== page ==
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The ongoing coronavirus pandemic has some looking for ways to keep their immune systems in tip-top shape, and there’s evidence that vitamin D can help with exactly that. But taking too much of this dietary supplement can be dangerous, doctors warned in a paper published earlier this month in the British Medical Journal.
Medical professionals already know that vitamin D helps to strengthen bones, and the supplement has also been said to regulate cellular functions throughout the body. And in relation to the novel coronavirus, there are some trials underway to study the effectiveness of vitamin D on hospitalized COVID-19 patients, such as one in Spain.
To date, however, there are no clinical studies that show the effectiveness of vitamin D, or any other supplements or vitamins, to treat the coronavirus.
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Though vitamin D is “essential for good health,” there is “no strong scientific evidence to show that very high intakes (i.e., mega supplements) of vitamin D will be beneficial in preventing or treating COVID-19,” doctors from the United Kingdom, the United States and Ireland wrote in the paper titled “Vitamin D and SARS-CoV-2 virus/ COVID-19 disease.”
“There are evidenced health risks with excessive vitamin D intakes, especially for those with other health issues such as a reduced kidney function,” they added.
“Just like everything else, taking too much of something is not a good thing. Vitamin D has lots of benefits but taking too much vitamin D can also cause problems,” Dr. John Whyte, the chief medical officer for the healthcare website WebMD, told Fox News.
Dr. John Whyte, the chief medical officer of the health care website WebMD, echoed the 21 doctors who wrote the paper.
“Just like everything else, taking too much of something is not a good thing. Vitamin D has lots of benefits, but taking too much vitamin D can also cause problems,” Whyte, who was not involved in the paper, told Fox News in an email.
“The biggest issue relates to calcium and its relationship to vitamin D. Too much vitamin D may result in too much calcium,” which could result in kidney stones, he explained.
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“More often, people develop abdominal discomfort or nausea when calcium gets too high. You might also feel like you’re thirsty a lot. Over the years, I’ve seen some patients develop constipation from taking too much vitamin D on a daily basis. It can also make you more tired and cause muscle and bone pain. Bone pain can be concerning because vitamin D plays an important role in bone health. Too much vitamin D can actually cause bone loss and that might make you more likely to develop a fracture,” he continued. “So I don’t recommend people take megadoses. Moderation is always a good thing.”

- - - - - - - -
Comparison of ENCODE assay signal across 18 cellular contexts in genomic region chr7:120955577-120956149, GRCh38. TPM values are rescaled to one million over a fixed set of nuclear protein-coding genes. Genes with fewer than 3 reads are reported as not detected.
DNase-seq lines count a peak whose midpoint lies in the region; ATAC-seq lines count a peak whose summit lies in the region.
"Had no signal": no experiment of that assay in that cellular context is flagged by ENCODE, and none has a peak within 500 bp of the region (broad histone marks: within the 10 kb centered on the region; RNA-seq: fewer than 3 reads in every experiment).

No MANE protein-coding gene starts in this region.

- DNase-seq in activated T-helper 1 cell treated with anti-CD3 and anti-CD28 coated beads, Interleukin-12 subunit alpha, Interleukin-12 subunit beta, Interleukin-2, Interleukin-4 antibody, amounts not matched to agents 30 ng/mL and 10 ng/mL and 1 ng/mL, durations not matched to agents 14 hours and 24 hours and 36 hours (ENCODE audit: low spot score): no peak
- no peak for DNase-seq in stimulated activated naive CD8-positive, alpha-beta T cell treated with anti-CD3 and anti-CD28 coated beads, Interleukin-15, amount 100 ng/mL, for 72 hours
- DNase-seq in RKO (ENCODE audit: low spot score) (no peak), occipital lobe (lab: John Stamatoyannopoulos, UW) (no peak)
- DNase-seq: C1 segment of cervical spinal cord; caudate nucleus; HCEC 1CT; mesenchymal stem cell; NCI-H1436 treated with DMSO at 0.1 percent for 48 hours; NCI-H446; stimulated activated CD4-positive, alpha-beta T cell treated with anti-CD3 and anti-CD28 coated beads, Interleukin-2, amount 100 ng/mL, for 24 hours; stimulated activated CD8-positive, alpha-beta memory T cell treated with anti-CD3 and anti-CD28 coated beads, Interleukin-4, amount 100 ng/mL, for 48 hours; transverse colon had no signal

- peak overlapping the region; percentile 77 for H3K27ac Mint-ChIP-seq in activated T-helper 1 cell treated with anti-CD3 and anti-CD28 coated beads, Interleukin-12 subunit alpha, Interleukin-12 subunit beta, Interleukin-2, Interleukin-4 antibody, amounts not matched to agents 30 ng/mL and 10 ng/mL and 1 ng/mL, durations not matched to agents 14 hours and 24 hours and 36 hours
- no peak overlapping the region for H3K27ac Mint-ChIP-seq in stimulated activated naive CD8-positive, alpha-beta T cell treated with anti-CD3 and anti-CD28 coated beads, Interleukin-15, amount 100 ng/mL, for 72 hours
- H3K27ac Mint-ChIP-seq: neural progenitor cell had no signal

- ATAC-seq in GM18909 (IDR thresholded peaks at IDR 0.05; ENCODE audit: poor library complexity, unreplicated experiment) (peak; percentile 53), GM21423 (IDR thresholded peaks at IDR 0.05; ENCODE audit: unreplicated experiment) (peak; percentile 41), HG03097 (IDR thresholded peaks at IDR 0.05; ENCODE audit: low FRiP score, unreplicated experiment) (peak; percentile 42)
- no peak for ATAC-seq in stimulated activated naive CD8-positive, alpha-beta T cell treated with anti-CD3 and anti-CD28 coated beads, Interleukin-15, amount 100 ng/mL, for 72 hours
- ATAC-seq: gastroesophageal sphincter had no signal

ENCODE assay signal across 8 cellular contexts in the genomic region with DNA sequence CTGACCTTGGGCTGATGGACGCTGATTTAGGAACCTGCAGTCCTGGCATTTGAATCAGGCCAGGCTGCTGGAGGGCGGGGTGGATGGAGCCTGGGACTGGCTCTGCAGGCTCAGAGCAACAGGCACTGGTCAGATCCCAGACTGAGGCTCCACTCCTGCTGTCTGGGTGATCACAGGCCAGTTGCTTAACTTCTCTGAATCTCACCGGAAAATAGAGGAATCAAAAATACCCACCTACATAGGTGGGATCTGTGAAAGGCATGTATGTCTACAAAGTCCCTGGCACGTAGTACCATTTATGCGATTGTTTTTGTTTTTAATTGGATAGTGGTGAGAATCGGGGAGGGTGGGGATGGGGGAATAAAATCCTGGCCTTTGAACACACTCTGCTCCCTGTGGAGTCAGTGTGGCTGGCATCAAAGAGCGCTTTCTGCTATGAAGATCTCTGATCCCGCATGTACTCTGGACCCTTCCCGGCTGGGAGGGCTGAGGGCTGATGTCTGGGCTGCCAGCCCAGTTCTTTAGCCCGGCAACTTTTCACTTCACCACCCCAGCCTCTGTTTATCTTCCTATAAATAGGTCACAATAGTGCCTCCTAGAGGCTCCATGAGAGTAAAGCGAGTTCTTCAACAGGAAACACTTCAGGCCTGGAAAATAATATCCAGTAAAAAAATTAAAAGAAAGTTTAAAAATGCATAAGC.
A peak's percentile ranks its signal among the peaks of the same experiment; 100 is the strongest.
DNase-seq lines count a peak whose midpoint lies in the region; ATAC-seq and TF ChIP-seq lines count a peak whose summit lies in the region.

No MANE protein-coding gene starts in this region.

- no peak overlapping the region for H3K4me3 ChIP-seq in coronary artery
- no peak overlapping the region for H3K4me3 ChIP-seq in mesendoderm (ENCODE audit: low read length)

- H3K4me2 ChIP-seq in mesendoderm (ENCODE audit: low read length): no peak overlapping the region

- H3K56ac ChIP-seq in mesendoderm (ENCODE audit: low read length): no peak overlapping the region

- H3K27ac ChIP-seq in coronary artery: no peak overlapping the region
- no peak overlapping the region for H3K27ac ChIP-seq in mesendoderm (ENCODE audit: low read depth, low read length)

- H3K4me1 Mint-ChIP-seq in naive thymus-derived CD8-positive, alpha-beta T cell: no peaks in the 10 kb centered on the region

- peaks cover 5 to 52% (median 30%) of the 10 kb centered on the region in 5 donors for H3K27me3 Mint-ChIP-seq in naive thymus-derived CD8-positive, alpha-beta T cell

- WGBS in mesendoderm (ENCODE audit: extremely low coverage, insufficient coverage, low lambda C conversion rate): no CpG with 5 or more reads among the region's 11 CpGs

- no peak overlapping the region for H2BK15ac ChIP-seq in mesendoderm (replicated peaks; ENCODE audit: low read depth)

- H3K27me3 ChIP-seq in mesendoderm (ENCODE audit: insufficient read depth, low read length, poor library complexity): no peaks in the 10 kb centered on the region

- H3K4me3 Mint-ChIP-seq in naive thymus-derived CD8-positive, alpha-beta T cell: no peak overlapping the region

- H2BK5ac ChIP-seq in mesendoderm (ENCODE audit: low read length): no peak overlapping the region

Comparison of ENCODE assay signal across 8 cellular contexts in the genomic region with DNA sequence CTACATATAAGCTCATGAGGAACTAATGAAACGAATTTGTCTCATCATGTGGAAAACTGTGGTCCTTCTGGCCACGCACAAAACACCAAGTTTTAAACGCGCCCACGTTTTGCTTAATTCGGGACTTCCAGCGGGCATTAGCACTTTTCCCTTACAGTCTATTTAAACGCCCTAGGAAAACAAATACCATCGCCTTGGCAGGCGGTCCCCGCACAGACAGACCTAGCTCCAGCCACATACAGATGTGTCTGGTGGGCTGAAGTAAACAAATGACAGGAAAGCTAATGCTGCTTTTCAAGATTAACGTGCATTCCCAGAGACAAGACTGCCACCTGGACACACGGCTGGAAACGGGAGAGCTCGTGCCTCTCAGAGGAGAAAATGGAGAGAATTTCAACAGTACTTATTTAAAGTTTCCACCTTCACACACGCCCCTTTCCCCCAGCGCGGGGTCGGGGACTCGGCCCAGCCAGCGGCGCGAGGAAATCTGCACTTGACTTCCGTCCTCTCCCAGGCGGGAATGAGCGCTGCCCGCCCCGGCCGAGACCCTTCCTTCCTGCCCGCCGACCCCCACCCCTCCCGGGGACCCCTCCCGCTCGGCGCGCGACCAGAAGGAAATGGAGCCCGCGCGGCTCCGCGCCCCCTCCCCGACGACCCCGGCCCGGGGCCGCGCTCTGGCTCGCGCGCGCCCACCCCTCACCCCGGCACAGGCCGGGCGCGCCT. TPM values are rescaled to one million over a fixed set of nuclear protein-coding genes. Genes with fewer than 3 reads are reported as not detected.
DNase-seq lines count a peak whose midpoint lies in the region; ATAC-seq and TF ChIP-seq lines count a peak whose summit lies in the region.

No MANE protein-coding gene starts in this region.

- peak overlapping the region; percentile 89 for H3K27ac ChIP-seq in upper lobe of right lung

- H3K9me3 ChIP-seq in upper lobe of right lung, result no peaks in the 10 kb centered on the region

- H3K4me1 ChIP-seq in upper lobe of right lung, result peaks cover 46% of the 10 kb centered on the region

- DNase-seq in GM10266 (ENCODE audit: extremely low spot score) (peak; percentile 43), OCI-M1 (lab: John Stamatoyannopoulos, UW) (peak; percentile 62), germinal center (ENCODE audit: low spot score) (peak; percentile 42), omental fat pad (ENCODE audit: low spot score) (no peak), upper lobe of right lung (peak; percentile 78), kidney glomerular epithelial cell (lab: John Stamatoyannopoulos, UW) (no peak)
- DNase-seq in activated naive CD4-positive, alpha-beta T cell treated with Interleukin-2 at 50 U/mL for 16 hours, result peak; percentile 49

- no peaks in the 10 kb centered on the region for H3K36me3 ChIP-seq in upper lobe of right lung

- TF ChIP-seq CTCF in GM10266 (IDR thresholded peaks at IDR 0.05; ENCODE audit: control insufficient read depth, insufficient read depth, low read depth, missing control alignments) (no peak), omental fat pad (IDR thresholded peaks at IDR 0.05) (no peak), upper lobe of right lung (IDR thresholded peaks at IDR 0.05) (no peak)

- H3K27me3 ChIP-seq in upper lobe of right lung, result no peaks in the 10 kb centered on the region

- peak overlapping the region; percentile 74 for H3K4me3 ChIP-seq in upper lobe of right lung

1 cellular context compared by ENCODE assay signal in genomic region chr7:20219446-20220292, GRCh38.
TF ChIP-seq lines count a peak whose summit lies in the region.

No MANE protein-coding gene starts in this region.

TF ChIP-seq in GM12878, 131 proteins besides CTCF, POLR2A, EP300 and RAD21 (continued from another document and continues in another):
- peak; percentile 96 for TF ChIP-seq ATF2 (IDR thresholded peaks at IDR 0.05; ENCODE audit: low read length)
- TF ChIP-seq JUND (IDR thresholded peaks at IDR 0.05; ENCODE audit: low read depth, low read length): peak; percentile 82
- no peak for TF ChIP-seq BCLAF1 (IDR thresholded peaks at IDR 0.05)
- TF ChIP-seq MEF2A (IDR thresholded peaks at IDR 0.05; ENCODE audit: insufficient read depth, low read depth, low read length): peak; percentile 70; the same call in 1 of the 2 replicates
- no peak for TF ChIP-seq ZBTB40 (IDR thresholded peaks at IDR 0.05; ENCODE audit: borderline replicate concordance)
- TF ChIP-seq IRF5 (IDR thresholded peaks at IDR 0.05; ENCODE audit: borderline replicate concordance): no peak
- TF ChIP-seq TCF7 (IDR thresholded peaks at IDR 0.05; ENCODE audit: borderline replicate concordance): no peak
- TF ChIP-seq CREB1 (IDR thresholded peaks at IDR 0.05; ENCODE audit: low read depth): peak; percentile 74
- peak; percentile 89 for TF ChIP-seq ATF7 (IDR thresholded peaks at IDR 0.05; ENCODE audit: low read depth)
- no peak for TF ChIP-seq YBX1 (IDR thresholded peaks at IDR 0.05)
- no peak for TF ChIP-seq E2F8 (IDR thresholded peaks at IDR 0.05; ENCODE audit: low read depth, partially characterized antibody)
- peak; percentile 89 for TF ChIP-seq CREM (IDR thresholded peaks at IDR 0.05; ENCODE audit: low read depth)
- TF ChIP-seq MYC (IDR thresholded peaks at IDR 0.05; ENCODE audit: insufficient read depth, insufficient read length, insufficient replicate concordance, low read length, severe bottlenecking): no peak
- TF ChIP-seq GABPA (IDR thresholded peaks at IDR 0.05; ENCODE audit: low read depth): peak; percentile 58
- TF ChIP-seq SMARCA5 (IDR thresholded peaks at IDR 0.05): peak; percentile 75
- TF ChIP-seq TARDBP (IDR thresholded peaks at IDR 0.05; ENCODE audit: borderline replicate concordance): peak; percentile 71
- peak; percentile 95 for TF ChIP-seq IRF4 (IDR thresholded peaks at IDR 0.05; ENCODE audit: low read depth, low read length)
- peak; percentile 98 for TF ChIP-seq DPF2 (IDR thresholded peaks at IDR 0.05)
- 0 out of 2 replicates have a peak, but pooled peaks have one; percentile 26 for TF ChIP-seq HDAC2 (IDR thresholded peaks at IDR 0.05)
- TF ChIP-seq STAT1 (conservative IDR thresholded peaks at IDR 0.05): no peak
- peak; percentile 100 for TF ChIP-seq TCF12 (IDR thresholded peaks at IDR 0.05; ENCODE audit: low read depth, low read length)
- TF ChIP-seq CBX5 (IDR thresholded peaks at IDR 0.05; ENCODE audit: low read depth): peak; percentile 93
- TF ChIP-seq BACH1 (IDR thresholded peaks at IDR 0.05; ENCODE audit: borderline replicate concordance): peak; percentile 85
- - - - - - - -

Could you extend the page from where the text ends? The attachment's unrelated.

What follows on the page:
The news comes after a research team led by Northwestern University discovered a strong correlation between vitamin D deficiency and mortality rates from the coronavirus.
The researchers — who analyzed data from hospitals and clinics across China, France, Germany, Italy, Iran, South Korea, Spain, Switzerland, the United Kingdom and the United States — found that patients from countries with high COVID-19 mortality rates, such as Italy, Spain and the United Kingdom, had lower levels of vitamin D compared to patients in countries that were not as severely affected.
The researchers also found a strong correlation between vitamin D levels and cytokine storm, which is a hyperinflammatory condition caused by an overactive immune system.
“Cytokine storm can severely damage lungs and lead to acute respiratory distress syndrome and death in patients,” Ali Daneshkhah, a postdoctoral research associate at Northwestern’s McCormick School of Engineering, said in a statement. “This is what seems to kill a majority of COVID-19 patients, not the destruction of the lungs by the virus itself. It is the complications from the misdirected fire from the immune system.”
However, not unlike what Whyte said and the authors of the paper published this month in the British Medical Journal, the scientists also cautioned against hoarding vitamin D supplements.
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“While I think it is important for people to know that vitamin D deficiency might play a role in mortality, we don’t need to push vitamin D on everybody,” Northwestern’s Vadim Backman, who led the research, said in a statement. “This needs further study, and I hope our work will stimulate interest in this area. The data also may illuminate the mechanism of mortality, which, if proven, could lead to new therapeutic targets.”
Fox News’s Christopher Carbone contributed to this article.